The World Horse Welfare charity told Inside Out that it suspects that horses and ponies are being transported freely across Europe as unscrupulous dealers exploit a legal loophole in equine transit.
Under an agreement between France, Ireland and the UK, sports horses can be moved freely but low-value ponies are not covered by the agreement.
David Whiteley joins the World Horse Welfare’s field team as they watch for horse dealers who they suspect are breaking the law. As well as concerns over equine welfare, there are fears the horses could be destined for slaughterhouses in Europe, raising fears about food safety and human health. But P&O Ferries refused some lorries due to unevaluated passports…i.e fakes passports! P&O also refused some lorries because some of the horses were not fit to travel! BUT IT SHOULDN’T BE UP TO PORTS TO REFUSE UNFIT HORSES….it’s obvious those trying to take the lorries abroad care nothing about the welfare of its cargo!!! Kudos to P& O Ferries!!
The government says it has agreed to tighten the rules on horse exports from May.
“I won’t believe anything until I see or read new legislation! The Government wonders why horse meat is getting into human food, it’s because the passports are not checked or are faked, horses are being stolen from fields during the night! Read some of the snippets below from News posts, it just doesn’t add up to me!” especially the parts where they say ‘ One of 5 horse slaughter plants’, which includes one ‘Ashgrove Meats in Newcastle West’ that was responsible for contaminated horse meat! Then in another post it says ‘ THE only approved horse-slaughtering house in Northern Ireland has stopped killing horses, the Agriculture Minister Michelle O’Neill has revealed.?????”
Preview of FAQ
Q. What can I do about this?
You can also help these horses by sharing any information that you have, anonymously and in complete confidence, via the ‘Tell Us’ pages of our website.
If you would like to make a donation to help keep our teams on the road, you can do so here.
Q. Is live export of horses legal? What are the laws?
A. In some circumstances it can be legal to export horses (for example for breeding or competition). However there is a package of protective legislation in place which should prevent the indiscriminate export of equines for slaughter. Unfortunately it seems that this legislation is not being properly enforced.
The legislation in question includes:
- The Welfare of Animals in Transport Order: Sets out the conditions for transporting animals, including rest periods, fitness for transport, vehicle standards and documentary requirements.
- The Animal Welfare Act 2006: (in Scotland, the Animal Health and Welfare (Scotland) Act 2006) Sets out the basic principle that animals should not be allowed to suffer unnecessarily, either through human action or inaction.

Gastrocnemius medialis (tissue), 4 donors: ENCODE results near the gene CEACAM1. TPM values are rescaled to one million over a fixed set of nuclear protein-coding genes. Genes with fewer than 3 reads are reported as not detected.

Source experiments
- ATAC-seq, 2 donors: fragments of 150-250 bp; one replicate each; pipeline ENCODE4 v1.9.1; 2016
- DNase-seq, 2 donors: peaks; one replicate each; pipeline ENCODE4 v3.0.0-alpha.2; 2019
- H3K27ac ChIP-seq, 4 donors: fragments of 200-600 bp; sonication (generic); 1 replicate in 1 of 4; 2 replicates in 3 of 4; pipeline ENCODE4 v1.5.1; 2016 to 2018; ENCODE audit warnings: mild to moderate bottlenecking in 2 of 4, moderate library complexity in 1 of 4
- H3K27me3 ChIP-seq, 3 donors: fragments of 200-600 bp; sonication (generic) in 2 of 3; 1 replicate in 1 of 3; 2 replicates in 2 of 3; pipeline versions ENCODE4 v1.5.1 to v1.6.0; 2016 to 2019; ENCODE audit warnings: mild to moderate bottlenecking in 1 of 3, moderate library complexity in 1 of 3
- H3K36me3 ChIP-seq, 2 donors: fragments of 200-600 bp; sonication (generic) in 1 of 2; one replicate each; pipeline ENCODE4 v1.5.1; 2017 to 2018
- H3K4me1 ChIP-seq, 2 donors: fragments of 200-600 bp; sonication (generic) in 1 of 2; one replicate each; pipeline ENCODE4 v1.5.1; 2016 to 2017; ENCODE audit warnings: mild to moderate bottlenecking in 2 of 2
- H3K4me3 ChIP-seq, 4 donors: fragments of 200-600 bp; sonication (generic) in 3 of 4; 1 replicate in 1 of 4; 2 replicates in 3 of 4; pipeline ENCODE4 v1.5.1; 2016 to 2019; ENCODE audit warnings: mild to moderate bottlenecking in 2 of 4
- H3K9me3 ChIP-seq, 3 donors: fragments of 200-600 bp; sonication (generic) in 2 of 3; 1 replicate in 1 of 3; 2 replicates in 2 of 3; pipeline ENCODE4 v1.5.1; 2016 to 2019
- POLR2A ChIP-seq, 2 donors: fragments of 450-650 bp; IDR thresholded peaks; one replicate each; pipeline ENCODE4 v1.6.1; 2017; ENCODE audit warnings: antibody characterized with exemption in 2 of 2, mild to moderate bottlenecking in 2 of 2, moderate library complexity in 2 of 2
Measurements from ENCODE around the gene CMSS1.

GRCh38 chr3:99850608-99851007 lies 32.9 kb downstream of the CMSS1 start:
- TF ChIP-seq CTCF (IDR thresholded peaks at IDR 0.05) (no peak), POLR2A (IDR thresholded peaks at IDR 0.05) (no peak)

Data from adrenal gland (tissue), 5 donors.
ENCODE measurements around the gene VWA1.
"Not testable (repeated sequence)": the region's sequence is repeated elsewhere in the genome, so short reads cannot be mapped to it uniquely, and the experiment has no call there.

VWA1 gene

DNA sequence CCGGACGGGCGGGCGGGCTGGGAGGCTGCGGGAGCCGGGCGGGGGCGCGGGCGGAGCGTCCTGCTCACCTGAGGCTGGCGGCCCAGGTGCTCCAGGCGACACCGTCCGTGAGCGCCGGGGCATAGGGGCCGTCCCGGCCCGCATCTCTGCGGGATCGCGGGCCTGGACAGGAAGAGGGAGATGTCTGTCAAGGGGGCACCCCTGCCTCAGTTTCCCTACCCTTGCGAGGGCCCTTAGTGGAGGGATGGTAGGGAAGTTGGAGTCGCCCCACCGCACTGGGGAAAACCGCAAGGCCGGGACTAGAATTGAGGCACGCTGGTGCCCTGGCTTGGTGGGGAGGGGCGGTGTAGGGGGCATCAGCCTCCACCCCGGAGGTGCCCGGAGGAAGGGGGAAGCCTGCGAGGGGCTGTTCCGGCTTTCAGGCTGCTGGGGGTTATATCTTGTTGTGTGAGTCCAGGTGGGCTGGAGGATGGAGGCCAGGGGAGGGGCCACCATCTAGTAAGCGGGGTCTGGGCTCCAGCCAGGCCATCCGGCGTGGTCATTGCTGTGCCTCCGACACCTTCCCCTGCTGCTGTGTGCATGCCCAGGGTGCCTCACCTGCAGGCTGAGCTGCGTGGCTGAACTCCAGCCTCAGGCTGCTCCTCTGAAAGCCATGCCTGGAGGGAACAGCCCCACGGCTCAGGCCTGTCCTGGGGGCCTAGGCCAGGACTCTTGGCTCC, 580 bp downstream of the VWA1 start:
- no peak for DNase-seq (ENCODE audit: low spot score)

- The Equine Identification Regulations: Set out the rules for horse passports.
- The Tripartite Agreement: Allows the free movement of some horses between France, the United Kingdom and the Republic of Ireland. Recently changed – see below.
- The Animal Health Act 1981 (Minimum Values) Sets out the minimum value that certain types of equine should have if they are to be exported (see below).
Q. I thought exporting horses for slaughter had been banned years ago?
A. There is a package of legislation in place, including an Act which should have limited the export of equines to protect working horses, ponies, mules and donkeys from export for slaughter. This was brought in as a result of the work of our founder, Ada Cole, and has been improved over the years as a result of our subsequent work as a charity. However, it seems likely that a lack of effective enforcement has led to exports for slaughter taking place under the radar of enforcement agencies. We have gathered evidence and passed this on to the relevant authorities.
Q. What happens to the horses while they are being transported and after they leave the UK?
A. We can’t be sure of what will happen to these horses, but we strongly suspect that some of them will be slaughtered. Some of them are taken to markets where they will be sold for various purposes, including slaughter. We also strongly believe that they will not be transported in good conditions, either when they leave the UK or on subsequent journeys after they arrive in Europe, and that their welfare will not be respected. The animals in question have a low financial value, making it uneconomic to export them unless corners are cut – which will compromise their welfare.
Q. What is the Tripartite Agreement (TPA) and does this affect these horses?
A. The Tripartite Agreement is a long-standing agreement between France, the UK and the Republic of Ireland to allow horses to move freely between these three countries without the need for animal health certification. This meant that horses could move over these borders without health checks, and without any traceability which posed significant welfare and disease risks. Originally applied only to Registered horses (such as a racehorses), it was extended in 2005 to apply to all horses, other than those moving directly to slaughter. We have been calling for it to be changed ever since, to prevent unscrupulous individuals from falsely declaring that they are moving horses for legitimate reasons then transporting the animals to slaughter abroad.